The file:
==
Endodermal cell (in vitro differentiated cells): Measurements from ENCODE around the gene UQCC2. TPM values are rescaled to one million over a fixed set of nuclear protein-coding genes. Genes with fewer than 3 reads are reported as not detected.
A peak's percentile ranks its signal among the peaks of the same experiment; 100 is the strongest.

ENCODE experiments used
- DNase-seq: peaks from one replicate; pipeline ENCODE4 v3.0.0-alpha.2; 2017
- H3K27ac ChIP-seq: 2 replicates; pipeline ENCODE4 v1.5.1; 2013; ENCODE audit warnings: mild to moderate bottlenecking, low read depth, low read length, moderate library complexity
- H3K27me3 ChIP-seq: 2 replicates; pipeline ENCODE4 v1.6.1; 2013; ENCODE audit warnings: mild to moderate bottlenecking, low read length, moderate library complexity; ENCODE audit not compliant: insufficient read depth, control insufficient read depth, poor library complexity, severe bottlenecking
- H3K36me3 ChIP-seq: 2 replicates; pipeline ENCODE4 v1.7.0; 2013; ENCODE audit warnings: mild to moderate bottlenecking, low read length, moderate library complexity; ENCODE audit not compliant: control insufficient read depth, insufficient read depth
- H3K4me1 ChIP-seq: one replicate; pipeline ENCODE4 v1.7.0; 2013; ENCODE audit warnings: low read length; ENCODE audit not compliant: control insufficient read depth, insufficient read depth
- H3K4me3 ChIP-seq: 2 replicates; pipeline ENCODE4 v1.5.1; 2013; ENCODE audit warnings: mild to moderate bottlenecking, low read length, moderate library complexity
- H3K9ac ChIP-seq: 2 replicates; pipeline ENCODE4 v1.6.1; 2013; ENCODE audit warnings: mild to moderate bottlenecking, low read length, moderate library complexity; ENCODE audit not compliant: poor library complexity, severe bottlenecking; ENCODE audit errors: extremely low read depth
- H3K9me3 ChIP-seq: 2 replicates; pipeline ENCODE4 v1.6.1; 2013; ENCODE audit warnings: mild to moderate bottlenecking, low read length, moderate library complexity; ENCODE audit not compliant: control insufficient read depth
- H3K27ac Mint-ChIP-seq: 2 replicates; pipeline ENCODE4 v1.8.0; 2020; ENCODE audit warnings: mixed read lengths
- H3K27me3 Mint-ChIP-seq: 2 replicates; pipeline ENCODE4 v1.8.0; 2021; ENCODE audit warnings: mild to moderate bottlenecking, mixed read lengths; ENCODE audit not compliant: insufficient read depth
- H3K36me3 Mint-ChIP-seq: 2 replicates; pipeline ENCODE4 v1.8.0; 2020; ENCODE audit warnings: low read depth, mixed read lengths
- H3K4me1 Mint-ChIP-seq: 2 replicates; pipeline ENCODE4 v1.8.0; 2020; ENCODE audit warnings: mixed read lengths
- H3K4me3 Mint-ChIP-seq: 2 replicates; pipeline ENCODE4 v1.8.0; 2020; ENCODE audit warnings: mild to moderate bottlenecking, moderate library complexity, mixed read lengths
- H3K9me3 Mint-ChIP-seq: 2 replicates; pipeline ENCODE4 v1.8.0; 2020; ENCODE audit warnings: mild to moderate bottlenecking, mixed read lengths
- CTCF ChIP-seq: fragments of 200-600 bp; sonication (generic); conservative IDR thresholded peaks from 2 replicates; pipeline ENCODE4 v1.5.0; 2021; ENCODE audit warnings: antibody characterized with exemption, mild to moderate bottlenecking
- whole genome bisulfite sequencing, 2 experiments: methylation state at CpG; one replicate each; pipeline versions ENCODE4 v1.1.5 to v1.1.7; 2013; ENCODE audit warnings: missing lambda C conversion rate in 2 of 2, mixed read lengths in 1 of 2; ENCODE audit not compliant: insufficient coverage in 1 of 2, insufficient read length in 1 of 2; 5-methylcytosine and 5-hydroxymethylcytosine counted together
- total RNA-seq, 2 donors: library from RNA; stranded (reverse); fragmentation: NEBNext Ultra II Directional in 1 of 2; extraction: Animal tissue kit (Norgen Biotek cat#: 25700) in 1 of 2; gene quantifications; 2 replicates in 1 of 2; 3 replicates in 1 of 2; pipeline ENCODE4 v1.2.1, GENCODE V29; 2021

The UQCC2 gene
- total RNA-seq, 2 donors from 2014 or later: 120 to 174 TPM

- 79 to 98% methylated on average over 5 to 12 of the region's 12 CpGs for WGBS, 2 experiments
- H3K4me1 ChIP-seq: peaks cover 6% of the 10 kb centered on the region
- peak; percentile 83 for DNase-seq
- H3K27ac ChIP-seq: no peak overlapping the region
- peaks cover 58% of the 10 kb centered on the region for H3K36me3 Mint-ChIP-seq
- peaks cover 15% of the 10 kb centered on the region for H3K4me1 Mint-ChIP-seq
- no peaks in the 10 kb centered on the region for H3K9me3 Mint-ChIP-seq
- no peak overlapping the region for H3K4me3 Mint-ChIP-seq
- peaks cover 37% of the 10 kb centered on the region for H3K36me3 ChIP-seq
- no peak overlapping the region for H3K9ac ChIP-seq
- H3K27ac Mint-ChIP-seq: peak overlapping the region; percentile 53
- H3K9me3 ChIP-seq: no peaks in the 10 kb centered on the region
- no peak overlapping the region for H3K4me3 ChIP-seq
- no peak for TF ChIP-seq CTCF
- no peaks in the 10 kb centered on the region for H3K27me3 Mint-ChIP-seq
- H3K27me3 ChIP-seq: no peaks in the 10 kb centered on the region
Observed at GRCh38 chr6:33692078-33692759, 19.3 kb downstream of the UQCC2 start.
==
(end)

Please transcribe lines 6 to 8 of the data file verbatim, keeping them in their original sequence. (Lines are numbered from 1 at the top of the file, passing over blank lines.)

- H3K27me3 ChIP-seq: 2 replicates; pipeline ENCODE4 v1.6.1; 2013; ENCODE audit warnings: mild to moderate bottlenecking, low read length, moderate library complexity; ENCODE audit not compliant: insufficient read depth, control insufficient read depth, poor library complexity, severe bottlenecking
- H3K36me3 ChIP-seq: 2 replicates; pipeline ENCODE4 v1.7.0; 2013; ENCODE audit warnings: mild to moderate bottlenecking, low read length, moderate library complexity; ENCODE audit not compliant: control insufficient read depth, insufficient read depth
- H3K4me1 ChIP-seq: one replicate; pipeline ENCODE4 v1.7.0; 2013; ENCODE audit warnings: low read length; ENCODE audit not compliant: control insufficient read depth, insufficient read depth